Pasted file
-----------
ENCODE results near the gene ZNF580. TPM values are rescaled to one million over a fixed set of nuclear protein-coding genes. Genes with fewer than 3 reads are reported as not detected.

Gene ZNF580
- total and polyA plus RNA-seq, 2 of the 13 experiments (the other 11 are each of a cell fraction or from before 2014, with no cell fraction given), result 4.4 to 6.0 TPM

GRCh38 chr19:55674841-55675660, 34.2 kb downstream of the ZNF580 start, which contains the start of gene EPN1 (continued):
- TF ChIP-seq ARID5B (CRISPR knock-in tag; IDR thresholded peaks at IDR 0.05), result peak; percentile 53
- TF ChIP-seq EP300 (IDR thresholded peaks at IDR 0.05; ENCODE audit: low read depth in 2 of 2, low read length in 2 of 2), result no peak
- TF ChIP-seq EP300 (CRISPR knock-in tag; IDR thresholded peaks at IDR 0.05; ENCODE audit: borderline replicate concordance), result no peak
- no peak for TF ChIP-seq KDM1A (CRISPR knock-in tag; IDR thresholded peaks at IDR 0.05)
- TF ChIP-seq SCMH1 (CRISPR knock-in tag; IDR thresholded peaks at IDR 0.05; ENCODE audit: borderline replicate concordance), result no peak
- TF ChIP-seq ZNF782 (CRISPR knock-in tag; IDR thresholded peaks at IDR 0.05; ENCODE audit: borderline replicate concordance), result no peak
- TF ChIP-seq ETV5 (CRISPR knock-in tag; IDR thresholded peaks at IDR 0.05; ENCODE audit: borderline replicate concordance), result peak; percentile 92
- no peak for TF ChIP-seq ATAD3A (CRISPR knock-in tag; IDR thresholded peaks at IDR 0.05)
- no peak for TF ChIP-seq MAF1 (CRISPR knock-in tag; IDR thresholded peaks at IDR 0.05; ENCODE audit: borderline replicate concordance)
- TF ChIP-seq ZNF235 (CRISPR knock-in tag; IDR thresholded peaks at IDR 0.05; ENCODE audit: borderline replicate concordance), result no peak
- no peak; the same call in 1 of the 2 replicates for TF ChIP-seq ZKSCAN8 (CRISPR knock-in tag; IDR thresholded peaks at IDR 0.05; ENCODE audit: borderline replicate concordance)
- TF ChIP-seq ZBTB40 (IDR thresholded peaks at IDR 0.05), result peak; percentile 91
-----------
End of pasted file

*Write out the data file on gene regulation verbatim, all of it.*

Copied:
ENCODE results near the gene ZNF580. TPM values are rescaled to one million over a fixed set of nuclear protein-coding genes. Genes with fewer than 3 reads are reported as not detected.

Gene ZNF580
- total and polyA plus RNA-seq, 2 of the 13 experiments (the other 11 are each of a cell fraction or from before 2014, with no cell fraction given), result 4.4 to 6.0 TPM

GRCh38 chr19:55674841-55675660, 34.2 kb downstream of the ZNF580 start, which contains the start of gene EPN1 (continued):
- TF ChIP-seq ARID5B (CRISPR knock-in tag; IDR thresholded peaks at IDR 0.05), result peak; percentile 53
- TF ChIP-seq EP300 (IDR thresholded peaks at IDR 0.05; ENCODE audit: low read depth in 2 of 2, low read length in 2 of 2), result no peak
- TF ChIP-seq EP300 (CRISPR knock-in tag; IDR thresholded peaks at IDR 0.05; ENCODE audit: borderline replicate concordance), result no peak
- no peak for TF ChIP-seq KDM1A (CRISPR knock-in tag; IDR thresholded peaks at IDR 0.05)
- TF ChIP-seq SCMH1 (CRISPR knock-in tag; IDR thresholded peaks at IDR 0.05; ENCODE audit: borderline replicate concordance), result no peak
- TF ChIP-seq ZNF782 (CRISPR knock-in tag; IDR thresholded peaks at IDR 0.05; ENCODE audit: borderline replicate concordance), result no peak
- TF ChIP-seq ETV5 (CRISPR knock-in tag; IDR thresholded peaks at IDR 0.05; ENCODE audit: borderline replicate concordance), result peak; percentile 92
- no peak for TF ChIP-seq ATAD3A (CRISPR knock-in tag; IDR thresholded peaks at IDR 0.05)
- no peak for TF ChIP-seq MAF1 (CRISPR knock-in tag; IDR thresholded peaks at IDR 0.05; ENCODE audit: borderline replicate concordance)
- TF ChIP-seq ZNF235 (CRISPR knock-in tag; IDR thresholded peaks at IDR 0.05; ENCODE audit: borderline replicate concordance), result no peak
- no peak; the same call in 1 of the 2 replicates for TF ChIP-seq ZKSCAN8 (CRISPR knock-in tag; IDR thresholded peaks at IDR 0.05; ENCODE audit: borderline replicate concordance)
- TF ChIP-seq ZBTB40 (IDR thresholded peaks at IDR 0.05), result peak; percentile 91